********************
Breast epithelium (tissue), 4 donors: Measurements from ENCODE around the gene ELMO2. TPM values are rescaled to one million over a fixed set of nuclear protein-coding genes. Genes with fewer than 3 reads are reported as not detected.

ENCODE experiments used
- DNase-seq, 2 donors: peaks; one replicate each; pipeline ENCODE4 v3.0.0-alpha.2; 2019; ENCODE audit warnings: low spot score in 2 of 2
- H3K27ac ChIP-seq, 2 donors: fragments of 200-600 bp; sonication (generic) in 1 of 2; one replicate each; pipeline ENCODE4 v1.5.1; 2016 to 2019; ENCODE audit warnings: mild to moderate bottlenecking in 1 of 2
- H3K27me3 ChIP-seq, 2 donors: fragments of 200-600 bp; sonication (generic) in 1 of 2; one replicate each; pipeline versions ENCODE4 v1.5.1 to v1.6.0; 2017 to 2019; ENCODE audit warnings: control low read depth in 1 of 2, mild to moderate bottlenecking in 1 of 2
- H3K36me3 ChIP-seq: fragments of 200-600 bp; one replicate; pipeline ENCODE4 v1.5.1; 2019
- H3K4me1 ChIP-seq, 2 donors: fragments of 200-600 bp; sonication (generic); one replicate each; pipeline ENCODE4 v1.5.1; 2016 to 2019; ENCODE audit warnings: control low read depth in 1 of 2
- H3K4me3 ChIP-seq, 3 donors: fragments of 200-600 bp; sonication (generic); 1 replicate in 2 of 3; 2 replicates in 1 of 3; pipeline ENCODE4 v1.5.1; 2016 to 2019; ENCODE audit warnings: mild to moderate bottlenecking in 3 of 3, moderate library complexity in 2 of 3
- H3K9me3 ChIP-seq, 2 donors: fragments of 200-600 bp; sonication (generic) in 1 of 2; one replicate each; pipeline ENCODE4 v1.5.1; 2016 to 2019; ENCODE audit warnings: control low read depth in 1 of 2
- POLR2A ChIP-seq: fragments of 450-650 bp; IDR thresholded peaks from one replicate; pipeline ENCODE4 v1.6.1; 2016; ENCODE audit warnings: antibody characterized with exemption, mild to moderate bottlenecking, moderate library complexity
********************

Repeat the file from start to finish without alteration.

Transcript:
Breast epithelium (tissue), 4 donors: Measurements from ENCODE around the gene ELMO2. TPM values are rescaled to one million over a fixed set of nuclear protein-coding genes. Genes with fewer than 3 reads are reported as not detected.

ENCODE experiments used
- DNase-seq, 2 donors: peaks; one replicate each; pipeline ENCODE4 v3.0.0-alpha.2; 2019; ENCODE audit warnings: low spot score in 2 of 2
- H3K27ac ChIP-seq, 2 donors: fragments of 200-600 bp; sonication (generic) in 1 of 2; one replicate each; pipeline ENCODE4 v1.5.1; 2016 to 2019; ENCODE audit warnings: mild to moderate bottlenecking in 1 of 2
- H3K27me3 ChIP-seq, 2 donors: fragments of 200-600 bp; sonication (generic) in 1 of 2; one replicate each; pipeline versions ENCODE4 v1.5.1 to v1.6.0; 2017 to 2019; ENCODE audit warnings: control low read depth in 1 of 2, mild to moderate bottlenecking in 1 of 2
- H3K36me3 ChIP-seq: fragments of 200-600 bp; one replicate; pipeline ENCODE4 v1.5.1; 2019
- H3K4me1 ChIP-seq, 2 donors: fragments of 200-600 bp; sonication (generic); one replicate each; pipeline ENCODE4 v1.5.1; 2016 to 2019; ENCODE audit warnings: control low read depth in 1 of 2
- H3K4me3 ChIP-seq, 3 donors: fragments of 200-600 bp; sonication (generic); 1 replicate in 2 of 3; 2 replicates in 1 of 3; pipeline ENCODE4 v1.5.1; 2016 to 2019; ENCODE audit warnings: mild to moderate bottlenecking in 3 of 3, moderate library complexity in 2 of 3
- H3K9me3 ChIP-seq, 2 donors: fragments of 200-600 bp; sonication (generic) in 1 of 2; one replicate each; pipeline ENCODE4 v1.5.1; 2016 to 2019; ENCODE audit warnings: control low read depth in 1 of 2
- POLR2A ChIP-seq: fragments of 450-650 bp; IDR thresholded peaks from one replicate; pipeline ENCODE4 v1.6.1; 2016; ENCODE audit warnings: antibody characterized with exemption, mild to moderate bottlenecking, moderate library complexity